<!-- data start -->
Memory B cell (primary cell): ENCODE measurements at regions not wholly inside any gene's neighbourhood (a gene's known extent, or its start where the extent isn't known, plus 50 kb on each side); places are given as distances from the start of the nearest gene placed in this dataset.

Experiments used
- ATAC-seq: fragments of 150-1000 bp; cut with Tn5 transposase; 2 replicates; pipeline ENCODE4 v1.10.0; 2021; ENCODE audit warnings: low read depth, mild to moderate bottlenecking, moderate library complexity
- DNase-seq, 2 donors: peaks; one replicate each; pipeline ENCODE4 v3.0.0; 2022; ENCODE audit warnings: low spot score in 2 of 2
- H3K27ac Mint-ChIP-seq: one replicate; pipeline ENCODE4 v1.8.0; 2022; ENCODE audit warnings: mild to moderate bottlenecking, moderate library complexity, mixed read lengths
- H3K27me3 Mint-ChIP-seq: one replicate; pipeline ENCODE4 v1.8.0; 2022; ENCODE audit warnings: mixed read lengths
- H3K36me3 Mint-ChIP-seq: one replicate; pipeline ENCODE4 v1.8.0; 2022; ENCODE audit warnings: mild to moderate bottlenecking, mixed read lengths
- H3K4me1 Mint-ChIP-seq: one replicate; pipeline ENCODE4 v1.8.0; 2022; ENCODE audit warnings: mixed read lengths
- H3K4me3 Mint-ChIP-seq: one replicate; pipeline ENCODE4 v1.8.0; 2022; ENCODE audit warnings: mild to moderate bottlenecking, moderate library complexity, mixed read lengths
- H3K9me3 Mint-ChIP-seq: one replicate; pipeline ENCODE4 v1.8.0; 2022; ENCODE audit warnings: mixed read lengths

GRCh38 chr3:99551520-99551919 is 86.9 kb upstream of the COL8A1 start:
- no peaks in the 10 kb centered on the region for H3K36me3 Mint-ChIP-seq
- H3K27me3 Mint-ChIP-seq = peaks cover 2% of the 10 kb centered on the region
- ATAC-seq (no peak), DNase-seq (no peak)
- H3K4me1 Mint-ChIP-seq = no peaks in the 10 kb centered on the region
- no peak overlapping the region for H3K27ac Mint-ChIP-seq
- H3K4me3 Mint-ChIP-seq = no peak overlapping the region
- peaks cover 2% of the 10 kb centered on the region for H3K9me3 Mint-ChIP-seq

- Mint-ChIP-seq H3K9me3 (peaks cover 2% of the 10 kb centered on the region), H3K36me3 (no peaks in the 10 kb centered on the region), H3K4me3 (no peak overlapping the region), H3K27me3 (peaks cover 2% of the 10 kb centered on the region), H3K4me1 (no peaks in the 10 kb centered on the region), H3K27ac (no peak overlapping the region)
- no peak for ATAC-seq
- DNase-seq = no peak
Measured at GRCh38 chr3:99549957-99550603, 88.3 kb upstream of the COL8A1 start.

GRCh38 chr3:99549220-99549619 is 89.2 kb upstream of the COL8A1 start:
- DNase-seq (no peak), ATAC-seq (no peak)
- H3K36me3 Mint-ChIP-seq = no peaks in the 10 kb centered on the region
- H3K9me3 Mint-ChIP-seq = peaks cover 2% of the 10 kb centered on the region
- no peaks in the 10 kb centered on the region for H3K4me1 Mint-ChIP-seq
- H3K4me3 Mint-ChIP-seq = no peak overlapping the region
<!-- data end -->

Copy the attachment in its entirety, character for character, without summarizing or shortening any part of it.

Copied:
Memory B cell (primary cell): ENCODE measurements at regions not wholly inside any gene's neighbourhood (a gene's known extent, or its start where the extent isn't known, plus 50 kb on each side); places are given as distances from the start of the nearest gene placed in this dataset.

Experiments used
- ATAC-seq: fragments of 150-1000 bp; cut with Tn5 transposase; 2 replicates; pipeline ENCODE4 v1.10.0; 2021; ENCODE audit warnings: low read depth, mild to moderate bottlenecking, moderate library complexity
- DNase-seq, 2 donors: peaks; one replicate each; pipeline ENCODE4 v3.0.0; 2022; ENCODE audit warnings: low spot score in 2 of 2
- H3K27ac Mint-ChIP-seq: one replicate; pipeline ENCODE4 v1.8.0; 2022; ENCODE audit warnings: mild to moderate bottlenecking, moderate library complexity, mixed read lengths
- H3K27me3 Mint-ChIP-seq: one replicate; pipeline ENCODE4 v1.8.0; 2022; ENCODE audit warnings: mixed read lengths
- H3K36me3 Mint-ChIP-seq: one replicate; pipeline ENCODE4 v1.8.0; 2022; ENCODE audit warnings: mild to moderate bottlenecking, mixed read lengths
- H3K4me1 Mint-ChIP-seq: one replicate; pipeline ENCODE4 v1.8.0; 2022; ENCODE audit warnings: mixed read lengths
- H3K4me3 Mint-ChIP-seq: one replicate; pipeline ENCODE4 v1.8.0; 2022; ENCODE audit warnings: mild to moderate bottlenecking, moderate library complexity, mixed read lengths
- H3K9me3 Mint-ChIP-seq: one replicate; pipeline ENCODE4 v1.8.0; 2022; ENCODE audit warnings: mixed read lengths

GRCh38 chr3:99551520-99551919 is 86.9 kb upstream of the COL8A1 start:
- no peaks in the 10 kb centered on the region for H3K36me3 Mint-ChIP-seq
- H3K27me3 Mint-ChIP-seq = peaks cover 2% of the 10 kb centered on the region
- ATAC-seq (no peak), DNase-seq (no peak)
- H3K4me1 Mint-ChIP-seq = no peaks in the 10 kb centered on the region
- no peak overlapping the region for H3K27ac Mint-ChIP-seq
- H3K4me3 Mint-ChIP-seq = no peak overlapping the region
- peaks cover 2% of the 10 kb centered on the region for H3K9me3 Mint-ChIP-seq

- Mint-ChIP-seq H3K9me3 (peaks cover 2% of the 10 kb centered on the region), H3K36me3 (no peaks in the 10 kb centered on the region), H3K4me3 (no peak overlapping the region), H3K27me3 (peaks cover 2% of the 10 kb centered on the region), H3K4me1 (no peaks in the 10 kb centered on the region), H3K27ac (no peak overlapping the region)
- no peak for ATAC-seq
- DNase-seq = no peak
Measured at GRCh38 chr3:99549957-99550603, 88.3 kb upstream of the COL8A1 start.

GRCh38 chr3:99549220-99549619 is 89.2 kb upstream of the COL8A1 start:
- DNase-seq (no peak), ATAC-seq (no peak)
- H3K36me3 Mint-ChIP-seq = no peaks in the 10 kb centered on the region
- H3K9me3 Mint-ChIP-seq = peaks cover 2% of the 10 kb centered on the region
- no peaks in the 10 kb centered on the region for H3K4me1 Mint-ChIP-seq
- H3K4me3 Mint-ChIP-seq = no peak overlapping the region